Date of Award


Document Type


Degree Name

Doctor of Education (EdD)


Educational Leadership and Policy Studies

First Advisor

Bernice Garnett


The weight-normative approach posits that weight is a primary determinant of health, that it is an individual-level problem to be managed and that weight loss improves health outcomes. This paradigm contributes to several negative outcomes including weight cycling, weight bias and stigma, the development of disordered eating behaviors, and weight-based bullying. Not only is weight-based bullying the most common form of bullying worldwide, but rates of eating disorders have increased significantly in youth in the United States and globally in the past few years. Weight-inclusive approaches, on the other hand, suggest that anyone can be healthy at any size and that it is health behaviors, such as exercising and eating a healthy diet, that are the underlying contributors to health and longevity, rather than weight. Weight-inclusive approaches have demonstrated success in improving body acceptance, decreasing dieting behaviors and anti-fat attitudes, improving overall health outcomes, and may decrease weight-based bullying. Teaching about nutrition is a crucial component of high school health education, with the potential to shape student's perceptions about nutrition, weight, and bodies and improve health outcomes. However, as a primary organizational context for health promotion activities, schools in the US may be inadvertently contributing to negative outcomes through an emphasis on programming focused on weight as a determinant of health as opposed to health behaviors like nutrition and physical activity.

This dissertation, rooted in critical obesity studies and a social-ecological framework, presents two papers. Through interviews with eight high school health teachers and ten key stakeholders, an exploratory case study methodology allowed for a comprehensive understanding of nutrition education in Vermont high schools. Documents, including policies, available curriculum, and materials such as agency webpages and sources consulted by teachers, provided additional data. The first paper explores whether high school nutrition in Vermont is being taught through a lens that is consistent with the principles of weight-normativity or weight-inclusivity as well as teacher-perceived factors that influence curricular decision-making. The second paper investigates the perspectives of key stakeholders at multiple ecological levels that have high interest in and the potential to influence nutrition education in Vermont. Little is currently known about the paradigm through which nutrition is taught in high schools in Vermont, or the factors that influence curricular content or implementation, and this work serves to fill this gap.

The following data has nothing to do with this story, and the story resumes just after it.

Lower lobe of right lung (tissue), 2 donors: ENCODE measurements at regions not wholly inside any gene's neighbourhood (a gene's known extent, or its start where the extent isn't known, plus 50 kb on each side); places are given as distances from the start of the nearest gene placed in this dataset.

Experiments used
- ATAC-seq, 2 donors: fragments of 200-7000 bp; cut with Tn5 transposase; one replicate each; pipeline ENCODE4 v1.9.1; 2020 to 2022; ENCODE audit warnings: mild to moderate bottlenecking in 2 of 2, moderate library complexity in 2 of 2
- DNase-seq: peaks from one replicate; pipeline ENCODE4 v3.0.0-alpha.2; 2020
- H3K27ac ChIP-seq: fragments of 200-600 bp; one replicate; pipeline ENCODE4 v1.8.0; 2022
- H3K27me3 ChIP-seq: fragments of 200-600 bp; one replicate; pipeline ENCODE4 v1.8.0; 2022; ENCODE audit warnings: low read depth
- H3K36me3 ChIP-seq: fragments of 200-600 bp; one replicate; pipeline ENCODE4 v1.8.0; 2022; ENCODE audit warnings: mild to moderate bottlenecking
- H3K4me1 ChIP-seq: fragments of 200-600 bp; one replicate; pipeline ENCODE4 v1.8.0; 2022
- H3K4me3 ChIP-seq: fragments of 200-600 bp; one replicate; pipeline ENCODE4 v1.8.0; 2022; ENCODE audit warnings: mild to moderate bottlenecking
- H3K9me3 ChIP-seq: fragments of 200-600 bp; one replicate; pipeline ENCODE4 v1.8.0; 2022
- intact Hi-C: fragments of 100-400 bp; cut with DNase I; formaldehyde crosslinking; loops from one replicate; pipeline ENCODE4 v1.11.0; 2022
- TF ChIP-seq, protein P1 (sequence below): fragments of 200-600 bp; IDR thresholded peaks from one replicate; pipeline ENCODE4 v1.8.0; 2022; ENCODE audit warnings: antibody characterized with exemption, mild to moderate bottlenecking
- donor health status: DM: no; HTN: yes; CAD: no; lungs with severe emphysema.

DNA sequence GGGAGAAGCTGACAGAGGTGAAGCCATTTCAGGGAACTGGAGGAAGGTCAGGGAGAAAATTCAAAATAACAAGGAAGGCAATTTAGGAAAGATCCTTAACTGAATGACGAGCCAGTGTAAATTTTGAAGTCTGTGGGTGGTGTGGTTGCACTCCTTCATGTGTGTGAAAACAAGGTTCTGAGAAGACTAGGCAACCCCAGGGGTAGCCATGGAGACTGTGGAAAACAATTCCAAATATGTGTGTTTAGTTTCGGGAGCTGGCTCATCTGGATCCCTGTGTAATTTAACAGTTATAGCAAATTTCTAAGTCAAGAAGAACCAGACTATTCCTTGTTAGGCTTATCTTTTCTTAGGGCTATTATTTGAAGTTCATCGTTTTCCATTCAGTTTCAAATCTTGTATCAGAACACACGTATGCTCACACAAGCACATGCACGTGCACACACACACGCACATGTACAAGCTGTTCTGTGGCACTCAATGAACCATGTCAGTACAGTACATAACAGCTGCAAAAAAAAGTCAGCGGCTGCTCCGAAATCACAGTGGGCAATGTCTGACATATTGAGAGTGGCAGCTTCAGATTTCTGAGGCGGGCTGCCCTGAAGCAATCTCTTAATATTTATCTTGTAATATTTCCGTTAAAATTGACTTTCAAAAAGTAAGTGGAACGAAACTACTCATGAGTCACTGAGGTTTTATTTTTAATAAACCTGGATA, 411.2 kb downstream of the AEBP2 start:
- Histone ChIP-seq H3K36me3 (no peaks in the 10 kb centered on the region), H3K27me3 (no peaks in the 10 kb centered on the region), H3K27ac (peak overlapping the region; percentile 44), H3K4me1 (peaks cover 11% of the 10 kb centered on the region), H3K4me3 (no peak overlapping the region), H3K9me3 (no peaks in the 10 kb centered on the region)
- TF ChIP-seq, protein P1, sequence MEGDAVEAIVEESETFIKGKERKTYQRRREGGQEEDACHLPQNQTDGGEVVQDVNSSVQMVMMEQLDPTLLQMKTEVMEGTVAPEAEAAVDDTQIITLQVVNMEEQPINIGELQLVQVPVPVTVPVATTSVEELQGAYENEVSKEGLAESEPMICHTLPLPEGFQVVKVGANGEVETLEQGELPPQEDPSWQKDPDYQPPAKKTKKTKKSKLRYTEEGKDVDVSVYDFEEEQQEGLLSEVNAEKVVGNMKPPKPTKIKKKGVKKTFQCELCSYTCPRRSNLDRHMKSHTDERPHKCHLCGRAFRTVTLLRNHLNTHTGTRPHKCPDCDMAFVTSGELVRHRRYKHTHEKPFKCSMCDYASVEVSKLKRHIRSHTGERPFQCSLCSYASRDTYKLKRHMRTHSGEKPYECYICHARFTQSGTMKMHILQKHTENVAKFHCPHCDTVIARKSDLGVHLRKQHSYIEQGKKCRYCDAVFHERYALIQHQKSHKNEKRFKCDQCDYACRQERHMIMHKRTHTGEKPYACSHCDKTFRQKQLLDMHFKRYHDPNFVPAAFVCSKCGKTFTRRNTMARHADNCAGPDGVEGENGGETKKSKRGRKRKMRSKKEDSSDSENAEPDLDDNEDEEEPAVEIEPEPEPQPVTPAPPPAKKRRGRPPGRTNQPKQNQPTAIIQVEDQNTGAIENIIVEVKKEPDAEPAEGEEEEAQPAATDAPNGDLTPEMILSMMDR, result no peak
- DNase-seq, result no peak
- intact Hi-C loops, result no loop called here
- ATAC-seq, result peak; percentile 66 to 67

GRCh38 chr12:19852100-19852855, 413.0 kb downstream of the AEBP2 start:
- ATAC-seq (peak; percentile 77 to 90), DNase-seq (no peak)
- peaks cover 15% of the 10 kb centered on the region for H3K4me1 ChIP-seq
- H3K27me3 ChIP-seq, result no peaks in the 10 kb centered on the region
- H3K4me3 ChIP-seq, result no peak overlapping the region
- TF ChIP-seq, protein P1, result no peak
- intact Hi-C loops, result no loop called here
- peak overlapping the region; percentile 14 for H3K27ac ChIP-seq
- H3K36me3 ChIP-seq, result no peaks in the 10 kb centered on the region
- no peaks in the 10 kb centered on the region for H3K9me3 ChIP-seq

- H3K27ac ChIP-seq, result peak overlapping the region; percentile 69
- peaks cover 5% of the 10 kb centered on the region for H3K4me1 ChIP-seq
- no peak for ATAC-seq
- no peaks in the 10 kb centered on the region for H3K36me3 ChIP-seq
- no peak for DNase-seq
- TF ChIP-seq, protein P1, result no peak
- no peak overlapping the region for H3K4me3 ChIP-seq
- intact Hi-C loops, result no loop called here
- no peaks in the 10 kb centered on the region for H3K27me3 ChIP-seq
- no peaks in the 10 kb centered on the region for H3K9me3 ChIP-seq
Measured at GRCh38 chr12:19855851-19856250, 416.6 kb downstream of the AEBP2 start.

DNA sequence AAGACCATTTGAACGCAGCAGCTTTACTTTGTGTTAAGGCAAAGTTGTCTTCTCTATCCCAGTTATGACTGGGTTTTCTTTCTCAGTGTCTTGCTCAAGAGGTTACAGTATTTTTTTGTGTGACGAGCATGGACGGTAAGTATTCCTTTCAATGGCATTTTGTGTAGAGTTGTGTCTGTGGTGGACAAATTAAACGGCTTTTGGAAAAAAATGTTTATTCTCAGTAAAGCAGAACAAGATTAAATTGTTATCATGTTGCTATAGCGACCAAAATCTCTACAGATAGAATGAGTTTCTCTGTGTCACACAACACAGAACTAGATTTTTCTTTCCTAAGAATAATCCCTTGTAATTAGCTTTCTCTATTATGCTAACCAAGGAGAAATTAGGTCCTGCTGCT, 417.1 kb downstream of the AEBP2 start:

Findings from this study indicate that weight-normative activities and values dominate nutrition curriculum in Vermont high schools. Multiple levels, including within-school peers and state policies, exert influence on teacher curricular decisions. Guidance around nutrition curriculum content is not only lacking but necessary, and state-level policy is crucial to the valuing and implementation of consistent curricula. Findings from this study confirm a need for the development and implementation of a weight-inclusive nutrition curriculum for high schools, professional development for health teachers, and policy-level interventions, as potential strategies to improve health outcomes, prevent the adoption of disordered eating behaviors, and decrease weight-based bullying.



Number of Pages

205 p.

Available for download on Monday, December 08, 2025